A report by Maria Brenton
Just before Christmas, your roving Londoner spoke at a Museum of Architecture event held at the Building Design Centre for an invited audience of 150 architects, town planners, housing association people and others. Its theme ‘Rethinking the way we live’ was dear to a Woodsider’s heart and absolutely something the audience needed to hear about. The other speakers besides me were Stephen Hill, Chair of the UK Cohousing Network, Meredith Bowles from Mole Architects and David Saxby from Project00, and our convenor was Irena Bauman, an architect and Sheffield University’s professor of Sustainable Urbanism.
Stephen did some broad scene painting with an account of ‘Cohousing for everyone’, its focus on collaborative living and sustainability, and progress in the UK so far – did you know there has been a 25% increase in searches on Zoopla for cohousing? The audience heard about the Network’s 3 year development plan, its action research programme with partners and its new focus on retrofit cohousing, particularly for older age-groups. Everyone laughed when he quoted ‘a housing association chief executive (salary over £200k) describing cohousers as “completely pre-occupied with what they want!”
Stephen went on to outline the reasons why cohousing is difficult to achieve in that factors like scarcity of access to land, lack of capital and structure in the ’self-build’ sector and the power of corporate interests are all compounded by political reserve in the UK about people doing things for themselves.
‘The adaptation of regulatory systems to support building cohousing’ was the subject of Meredith’s input. The new Planning Framework of 2012 requires a wide choice of high quality homes planned for a mix of housing needs, including for people wishing to build their own homes. Legislation coming in in 2016 will make it a duty on Local Planning Authorities to grant suitable ‘development permission’ for serviced plots of land to meet the demand for self-build and custom-build in their area. This and the work of ‘vanguard authorities’ will, it is hoped, provide a stimulus for and open up possibilities for more cohousing.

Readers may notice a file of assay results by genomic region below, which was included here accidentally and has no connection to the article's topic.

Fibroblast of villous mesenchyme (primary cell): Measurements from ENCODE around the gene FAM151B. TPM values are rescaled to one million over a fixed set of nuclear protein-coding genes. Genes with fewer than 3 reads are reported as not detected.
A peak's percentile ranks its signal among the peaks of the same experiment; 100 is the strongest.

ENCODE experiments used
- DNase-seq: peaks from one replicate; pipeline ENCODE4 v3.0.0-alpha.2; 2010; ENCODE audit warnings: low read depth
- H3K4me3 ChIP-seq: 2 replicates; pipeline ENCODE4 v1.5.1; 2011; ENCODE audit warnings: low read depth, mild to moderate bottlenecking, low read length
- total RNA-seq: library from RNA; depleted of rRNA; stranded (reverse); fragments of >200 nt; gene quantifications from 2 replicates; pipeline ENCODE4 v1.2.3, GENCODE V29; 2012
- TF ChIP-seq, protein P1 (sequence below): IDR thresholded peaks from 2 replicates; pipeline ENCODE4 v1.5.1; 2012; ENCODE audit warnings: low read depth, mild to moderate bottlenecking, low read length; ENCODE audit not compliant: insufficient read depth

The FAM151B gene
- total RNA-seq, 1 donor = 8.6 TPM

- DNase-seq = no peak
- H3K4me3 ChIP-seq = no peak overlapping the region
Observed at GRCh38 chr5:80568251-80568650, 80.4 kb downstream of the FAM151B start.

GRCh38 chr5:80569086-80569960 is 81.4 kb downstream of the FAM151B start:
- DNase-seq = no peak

David talked about how to develop collaborative/participative/shared tools to lower the threshold to user-led housing, citing various of Project 00’s digital platform projects and the scale of community they have helped build, how they make the global local, etc.
I finished up at the micro-level with a visual account of the OWCH (Older Women’s Cohousing) project due to complete in March this year, and how their participation in the design of their building helped give them a sense of ownership of the project. Far more important than bricks and mortar, however, I stressed, is consciously building a cohesive group that works collaboratively – a sense of community does not just happen on its own.
The event finished with a lively debate between the speakers and the audience facilitated by Irena around key questions we directed at them – such as ‘Do we need a new Planning Class for Community Housing? or ‘Can we transform the developer-end user relationship and how?’